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Understanding Kidney Disease: Insights into Signs, Symptoms, and Diagnostic Tests

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We are pleased to present the second article in a three-part series sponsored by The BI-Lilly Alliance and written by Amy Hess Fischl, MS, RD, LDN, BC-ADM, CDCES. Content is provided for information only; please consult with your healthcare provider before making changes to your diabetes management.

In our first article, we discussed prevention of kidney disease, along with risk factors and self-management.  In this article, our focus will be on all things kidney disease: what it means, signs and symptoms as well as a more in-depth review of the screening and diagnosis tests we touched on previously.

What is kidney disease?

Your kidneys are important because they keep the rest of your body in balance. I like to think of them as one of my top 3 organs. So, what do they actually do for us? Our kidneys: 

  • Remove waste products from the body 
  • Balance the body’s fluids 
  • Help keep blood pressure under control 
  • Keep bones healthy 
  • Help make red blood cells

Kidney disease or chronic kidney disease (CKD) means that the kidneys have been damaged. Kidneys can get damaged from a physical injury or a chronic condition like diabetes or high blood pressure. Once your kidneys are damaged, they cannot filter your blood or do the other jobs as well as they should. Treatment in the early stages can help keep kidney disease from getting worse.

Screening tests — How do I know if I have kidney disease? (1)

Most people with early kidney disease do not have symptoms. The best way to find early kidney damage is to have a urine test, called urine albumin and creatinine ratio (UACR) AND a blood test called an estimated glomerular filtration rate (eGFR) once a year. The UACR test checks for very small amounts of protein in the urine called microalbuminuria. It helps show kidney damage at an early stage in people with diabetes, which then can help stop it from progressing. The eGFR is the best way to find out how well your kidneys are working. Your healthcare provider will begin by testing your blood for a waste product called creatinine. When the kidneys are damaged, they have trouble removing creatinine from the blood. Creatinine is stored in muscle tissue and blood. The blood test for creatinine will help your provider find out how well your kidneys are working. But this is only the first step. Next, the lab will take the result of this test and put it into a math formula that includes your age, gender and race. The number that results from this math formula is called your eGFR. It tells your provider how well your kidneys are working. 

Who should be screened?

If you have type 1 diabetes, screening should be done yearly starting 5 years after diagnosis

If you have type 2 diabetes, screening should start yearly at diagnosis

One really important thing to remember — not everyone with kidney disease gets kidney failure. With the right treatment, you can prevent kidney disease from getting worse.  But, it is important to have these tests done regularly to make sure that you can keep it that way.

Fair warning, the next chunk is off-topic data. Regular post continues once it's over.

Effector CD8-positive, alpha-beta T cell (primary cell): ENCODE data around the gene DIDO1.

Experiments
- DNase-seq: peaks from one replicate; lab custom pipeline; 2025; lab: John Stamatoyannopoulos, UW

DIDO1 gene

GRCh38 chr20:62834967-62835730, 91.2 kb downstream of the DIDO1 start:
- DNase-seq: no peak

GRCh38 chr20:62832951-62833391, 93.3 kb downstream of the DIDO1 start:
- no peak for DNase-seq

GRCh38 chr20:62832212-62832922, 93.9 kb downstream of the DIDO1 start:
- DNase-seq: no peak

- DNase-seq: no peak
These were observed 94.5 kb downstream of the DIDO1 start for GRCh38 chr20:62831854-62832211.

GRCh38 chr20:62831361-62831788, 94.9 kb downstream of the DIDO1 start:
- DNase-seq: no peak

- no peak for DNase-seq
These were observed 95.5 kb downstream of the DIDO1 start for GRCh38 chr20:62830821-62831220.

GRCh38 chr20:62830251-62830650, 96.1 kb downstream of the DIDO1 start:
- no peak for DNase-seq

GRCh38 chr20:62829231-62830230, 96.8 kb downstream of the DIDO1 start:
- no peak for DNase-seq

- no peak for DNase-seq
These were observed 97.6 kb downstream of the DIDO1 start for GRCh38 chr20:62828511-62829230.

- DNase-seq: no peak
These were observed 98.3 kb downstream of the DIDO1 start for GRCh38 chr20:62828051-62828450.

How kidney disease is diagnosed? (1)

Using the UACR and eGFR is the best way to diagnose kidney disease.  

That is defined as a UACR >or=30 mg/g


eGFR <60 mL/min/1.73m2 

There are five stages of kidney disease and they coincide with your eGFR and UACR shown in the graphic below (2):

If you fall in any category other than low risk, your healthcare team should be providing treatment to reduce the risk of kidney disease progression.  

Signs and symptoms of kidney disease

Early kidney disease rarely has symptoms. That is why it is so important to be tested regularly by your healthcare team. An early sign of kidney disease is protein in the urine. 

The more kidney damage someone has can affect how medicines work – especially insulin and other diabetes meds that increase risk for hypoglycemia.  The medicines may work a lot stronger, which can lead to a much higher risk of hypoglycemia and a need for much lower doses than what was previously used.  

For those who may not have done these screenings, fear not. Start now! You can make sure it does not progress any further. 

Living with type 2 diabetes or high blood pressure? You could have kidney disease without even knowing it. It takes 2 – you and a healthcare professional – to detect kidney disease and take steps to help reduce serious complications. Click here to read more and request the test. 


American Diabetes Association. Chronic Kidney Disease and Risk Management: Standards of Care in Diabetes—2023 Diabetes Care 2023;46(Suppl. 1):S191–S202.

DeBoer IH, Khunti K, Sadusky T et al. Diabetes Management in Chronic Kidney Disease: A Consensus Report by the American Diabetes Association (ADA) and Kidney Disease: Improving Global Outcomes (KDIGO)

Diabetes Care 2022;45:3075–3090 | 

Written by

Amy Hess Fischl
Amy Hess Fischl, MS, RD, LDN, BC-ADM, CDCES
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